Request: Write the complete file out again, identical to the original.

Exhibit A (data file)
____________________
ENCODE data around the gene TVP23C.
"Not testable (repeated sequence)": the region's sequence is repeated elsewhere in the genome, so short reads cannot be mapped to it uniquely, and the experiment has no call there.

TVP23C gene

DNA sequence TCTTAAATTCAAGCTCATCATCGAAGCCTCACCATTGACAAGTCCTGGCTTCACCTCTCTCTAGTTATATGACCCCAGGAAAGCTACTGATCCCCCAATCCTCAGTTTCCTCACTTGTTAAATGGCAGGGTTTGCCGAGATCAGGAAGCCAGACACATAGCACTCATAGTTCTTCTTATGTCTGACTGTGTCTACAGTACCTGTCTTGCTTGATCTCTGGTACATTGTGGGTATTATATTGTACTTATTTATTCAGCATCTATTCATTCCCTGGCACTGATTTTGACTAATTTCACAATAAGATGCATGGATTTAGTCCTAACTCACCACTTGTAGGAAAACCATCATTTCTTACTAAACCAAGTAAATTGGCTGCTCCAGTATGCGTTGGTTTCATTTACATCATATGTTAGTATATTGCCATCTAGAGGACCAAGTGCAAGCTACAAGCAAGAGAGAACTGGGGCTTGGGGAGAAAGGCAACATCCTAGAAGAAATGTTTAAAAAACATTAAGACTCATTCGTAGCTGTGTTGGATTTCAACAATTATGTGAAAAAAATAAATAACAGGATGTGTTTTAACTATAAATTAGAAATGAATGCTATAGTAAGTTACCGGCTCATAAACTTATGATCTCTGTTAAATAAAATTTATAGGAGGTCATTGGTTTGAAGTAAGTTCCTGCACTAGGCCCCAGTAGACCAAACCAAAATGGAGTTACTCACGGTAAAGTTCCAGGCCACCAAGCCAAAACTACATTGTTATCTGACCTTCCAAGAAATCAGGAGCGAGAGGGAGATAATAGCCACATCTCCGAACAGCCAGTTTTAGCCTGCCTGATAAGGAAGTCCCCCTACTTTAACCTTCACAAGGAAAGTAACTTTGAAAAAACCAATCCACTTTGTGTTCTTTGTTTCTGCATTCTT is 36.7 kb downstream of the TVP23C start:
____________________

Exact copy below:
ENCODE data around the gene TVP23C.
"Not testable (repeated sequence)": the region's sequence is repeated elsewhere in the genome, so short reads cannot be mapped to it uniquely, and the experiment has no call there.

TVP23C gene

DNA sequence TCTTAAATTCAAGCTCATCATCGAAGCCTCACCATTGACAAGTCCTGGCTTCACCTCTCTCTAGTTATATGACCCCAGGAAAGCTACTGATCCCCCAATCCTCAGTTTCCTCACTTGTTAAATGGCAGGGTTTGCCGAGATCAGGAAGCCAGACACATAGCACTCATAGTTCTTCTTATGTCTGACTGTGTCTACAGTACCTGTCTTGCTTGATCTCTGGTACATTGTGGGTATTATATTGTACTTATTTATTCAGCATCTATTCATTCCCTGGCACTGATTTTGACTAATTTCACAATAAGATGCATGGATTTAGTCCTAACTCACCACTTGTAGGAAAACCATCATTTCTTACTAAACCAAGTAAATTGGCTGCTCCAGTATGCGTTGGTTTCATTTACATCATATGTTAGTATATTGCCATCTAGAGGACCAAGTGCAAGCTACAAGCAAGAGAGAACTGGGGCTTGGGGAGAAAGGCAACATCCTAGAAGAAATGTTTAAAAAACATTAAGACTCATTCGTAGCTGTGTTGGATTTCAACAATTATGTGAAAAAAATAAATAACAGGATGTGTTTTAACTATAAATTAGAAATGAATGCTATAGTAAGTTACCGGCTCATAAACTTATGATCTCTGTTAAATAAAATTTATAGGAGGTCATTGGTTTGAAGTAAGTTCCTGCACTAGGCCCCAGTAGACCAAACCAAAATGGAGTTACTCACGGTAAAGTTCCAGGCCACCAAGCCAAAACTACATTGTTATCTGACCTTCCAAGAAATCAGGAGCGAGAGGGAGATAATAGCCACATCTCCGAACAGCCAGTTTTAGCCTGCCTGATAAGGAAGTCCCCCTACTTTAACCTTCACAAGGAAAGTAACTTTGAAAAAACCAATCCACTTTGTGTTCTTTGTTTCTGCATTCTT is 36.7 kb downstream of the TVP23C start: